More Lies in the CPI

By: Robert Aro

As reported by CNBC last week, the Consumer Price Index (CPI) figure of 6.5% shows how the mainstream media disseminates false economic information for consumption by the masses. Try to spot some of the more concerning parts:


December 2022 CPI Inflation from CNBC Chart

Initially, the chart raises questions such as where this data comes from and who participated in the sampling. Once the data was compiled, how did statisticians determine what constitutes the “average” egg, frankfurter, or new vehicle?

In another article, CNBC tries to explain:

CPI is the most closely watched inflation gauge as it takes into account moves in everything from a gallon of gas to a dozen eggs and the cost of airline tickets.

As discussed on multiple occasions, calculating (price) inflation is the Art of Moving the Goal Posts. Consider the impossibility of comparing gas, eggs, and an airline ticket. Adding them up and dividing by 3 would not produce meaningful results.

However, if weights of relative importance were assigned to every individual item then apples could be compared to oranges, mathematically. Of course, statistical calculation doesn’t equal sound logic. In addition to using highly subjective guess work to arrive at these relative weights, other tactics such as adjusting for seasonality or simply excluding certain items if they’re “too volatile” are employed to massage the CPI.

Consider the two images below, the first being the latest snapshot of the CPI data showing the relative importance:


Relative Importance Nov 2022 Chart from Labor and Stats

Now compare the relative importance from almost a year ago:


Relative Importance Jan 2021 from labor and stats

According to the charts, since last year, food has become more important while energy has become less important. Unfortunately, we live in a society that values statistical calculation and the ability to draw upon data more than reasoning.

Rather than argue with merits or lack of logic itself, mainstream economists found that the best career move is to not fight for the truth, but embrace the data, flaws included. This leads to Fedspeak like this excerpt from Andrew Hunter, a senior economists at Capital Economics who told CNBC:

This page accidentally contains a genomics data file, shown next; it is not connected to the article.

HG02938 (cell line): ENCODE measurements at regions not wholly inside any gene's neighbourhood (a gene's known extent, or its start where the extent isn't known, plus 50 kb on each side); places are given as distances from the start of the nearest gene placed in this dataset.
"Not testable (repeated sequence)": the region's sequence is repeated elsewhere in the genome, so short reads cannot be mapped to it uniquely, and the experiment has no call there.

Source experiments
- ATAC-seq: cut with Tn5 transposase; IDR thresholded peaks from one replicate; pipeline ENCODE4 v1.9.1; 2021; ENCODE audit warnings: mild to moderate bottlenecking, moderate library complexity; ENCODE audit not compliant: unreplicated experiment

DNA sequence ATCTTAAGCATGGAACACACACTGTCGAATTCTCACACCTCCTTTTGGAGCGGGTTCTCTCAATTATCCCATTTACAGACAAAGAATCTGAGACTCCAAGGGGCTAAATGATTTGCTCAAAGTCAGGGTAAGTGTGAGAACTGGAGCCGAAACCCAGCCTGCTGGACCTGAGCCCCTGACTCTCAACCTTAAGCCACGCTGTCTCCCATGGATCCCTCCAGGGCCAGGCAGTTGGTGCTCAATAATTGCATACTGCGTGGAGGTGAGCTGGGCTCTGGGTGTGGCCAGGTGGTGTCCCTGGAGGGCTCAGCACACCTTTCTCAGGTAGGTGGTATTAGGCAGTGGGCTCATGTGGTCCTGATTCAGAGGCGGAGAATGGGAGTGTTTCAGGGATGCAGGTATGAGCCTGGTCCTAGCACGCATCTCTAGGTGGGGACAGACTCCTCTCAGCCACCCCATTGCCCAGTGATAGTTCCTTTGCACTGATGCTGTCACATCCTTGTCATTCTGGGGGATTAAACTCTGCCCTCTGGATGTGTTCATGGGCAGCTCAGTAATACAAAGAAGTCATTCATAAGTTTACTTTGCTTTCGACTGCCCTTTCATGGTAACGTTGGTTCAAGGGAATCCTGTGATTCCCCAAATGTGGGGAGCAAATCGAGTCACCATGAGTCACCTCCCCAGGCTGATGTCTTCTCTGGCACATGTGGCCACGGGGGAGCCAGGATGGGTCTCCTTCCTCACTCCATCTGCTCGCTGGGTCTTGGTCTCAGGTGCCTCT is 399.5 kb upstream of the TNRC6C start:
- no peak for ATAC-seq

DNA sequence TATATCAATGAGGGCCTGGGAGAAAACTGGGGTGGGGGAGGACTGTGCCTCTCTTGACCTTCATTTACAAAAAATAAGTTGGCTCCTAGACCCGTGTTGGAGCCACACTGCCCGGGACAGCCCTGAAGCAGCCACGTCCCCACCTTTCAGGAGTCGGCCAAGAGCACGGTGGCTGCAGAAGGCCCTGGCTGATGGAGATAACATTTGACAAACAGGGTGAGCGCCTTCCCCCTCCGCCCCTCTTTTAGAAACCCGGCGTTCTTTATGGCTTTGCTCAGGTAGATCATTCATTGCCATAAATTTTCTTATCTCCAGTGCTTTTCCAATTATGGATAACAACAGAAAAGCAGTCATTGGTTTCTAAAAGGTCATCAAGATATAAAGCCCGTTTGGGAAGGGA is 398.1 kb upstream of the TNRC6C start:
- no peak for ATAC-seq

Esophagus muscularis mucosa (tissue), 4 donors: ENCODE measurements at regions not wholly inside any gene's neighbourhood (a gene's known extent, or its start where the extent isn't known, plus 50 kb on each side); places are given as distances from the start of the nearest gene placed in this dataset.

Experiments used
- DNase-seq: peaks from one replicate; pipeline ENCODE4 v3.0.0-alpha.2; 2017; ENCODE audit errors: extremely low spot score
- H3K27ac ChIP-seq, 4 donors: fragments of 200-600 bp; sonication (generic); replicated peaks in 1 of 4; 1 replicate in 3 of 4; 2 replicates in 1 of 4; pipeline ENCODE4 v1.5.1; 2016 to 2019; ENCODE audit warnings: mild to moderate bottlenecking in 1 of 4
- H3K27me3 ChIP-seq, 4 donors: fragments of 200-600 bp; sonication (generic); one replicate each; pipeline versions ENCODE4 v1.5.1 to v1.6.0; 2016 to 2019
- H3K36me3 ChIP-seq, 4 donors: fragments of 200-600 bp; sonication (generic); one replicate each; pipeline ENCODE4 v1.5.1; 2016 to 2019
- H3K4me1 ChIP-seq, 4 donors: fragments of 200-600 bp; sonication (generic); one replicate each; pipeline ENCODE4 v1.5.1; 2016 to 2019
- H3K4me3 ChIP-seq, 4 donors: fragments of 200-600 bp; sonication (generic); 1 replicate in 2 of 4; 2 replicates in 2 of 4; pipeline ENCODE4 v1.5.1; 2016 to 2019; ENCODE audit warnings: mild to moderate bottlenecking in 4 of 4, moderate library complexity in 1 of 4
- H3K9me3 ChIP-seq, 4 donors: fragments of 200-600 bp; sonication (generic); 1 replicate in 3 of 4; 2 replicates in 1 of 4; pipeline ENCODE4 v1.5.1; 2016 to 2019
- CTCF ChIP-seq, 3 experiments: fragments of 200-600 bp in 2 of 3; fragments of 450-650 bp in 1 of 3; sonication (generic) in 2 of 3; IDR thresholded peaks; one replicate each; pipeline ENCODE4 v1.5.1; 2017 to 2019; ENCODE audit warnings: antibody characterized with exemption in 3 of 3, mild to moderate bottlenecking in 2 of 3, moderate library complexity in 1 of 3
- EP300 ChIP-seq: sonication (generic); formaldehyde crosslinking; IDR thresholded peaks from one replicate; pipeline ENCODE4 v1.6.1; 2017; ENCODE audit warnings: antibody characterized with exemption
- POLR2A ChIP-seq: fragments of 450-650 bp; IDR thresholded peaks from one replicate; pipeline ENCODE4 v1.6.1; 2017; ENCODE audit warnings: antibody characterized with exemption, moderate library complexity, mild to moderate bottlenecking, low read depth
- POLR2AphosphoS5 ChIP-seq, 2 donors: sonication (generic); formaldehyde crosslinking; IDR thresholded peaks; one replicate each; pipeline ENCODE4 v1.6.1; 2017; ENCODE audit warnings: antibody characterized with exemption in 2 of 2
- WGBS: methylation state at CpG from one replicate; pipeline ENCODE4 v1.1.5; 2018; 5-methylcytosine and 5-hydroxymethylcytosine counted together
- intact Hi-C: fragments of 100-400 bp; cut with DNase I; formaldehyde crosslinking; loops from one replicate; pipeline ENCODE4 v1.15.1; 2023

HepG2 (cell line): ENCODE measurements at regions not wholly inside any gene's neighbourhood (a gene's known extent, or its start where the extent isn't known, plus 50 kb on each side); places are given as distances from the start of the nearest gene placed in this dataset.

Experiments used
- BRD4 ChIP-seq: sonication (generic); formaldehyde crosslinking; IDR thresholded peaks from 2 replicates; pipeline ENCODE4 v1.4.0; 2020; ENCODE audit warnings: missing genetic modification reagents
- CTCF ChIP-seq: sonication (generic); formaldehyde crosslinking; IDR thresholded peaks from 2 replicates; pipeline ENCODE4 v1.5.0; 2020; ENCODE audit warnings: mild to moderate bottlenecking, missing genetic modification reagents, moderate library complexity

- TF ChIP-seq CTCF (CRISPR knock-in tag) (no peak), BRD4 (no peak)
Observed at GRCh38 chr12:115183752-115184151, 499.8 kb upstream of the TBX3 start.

The huge amount of inflation we had from rising gas prices has now almost completely reversed.

It’s one thing to say (price) inflation has slowed in recent months, but to claim “almost completely reversed,” simply makes no sense. The average person could only wish that prices have reversed, meaning price decreases, but this is not the case. At best, we can hope for a slowdown in the rate of increase.

He’s not alone in his inflation elation. In the same article, Mark Zandi, chief economist at Moody’s Analytics said:

I don’t think people will be talking about inflation this time next year.

And despite the skyrocketing price of eggs as purported by the abundance of memes on social media, he went so far as to say:

I think it’s already starting to feel better for people.

Naturally, Moody’s top economist is in a much higher income bracket than the average person; so his perspective could be skewed.

Ultimately, the biggest red flag is waved, not by the data itself, or the economists whose job it is to cheerlead the Fed and its support system, but it comes from this:

Inflation closed out 2022 with a 6.5% annual reading, as measured by the consumer price index, the U.S. Bureau of Labor Statistics said Thursday. It was in line with economists’ expectations.

Given the countless data fields and inputs, including relative weights of importance required to arrive at the CPI figure, how is it conceivable that economists’ expectations matched that of the bureau of labor and statistics?

Either these economists are really that good, or this data is really that bad. 

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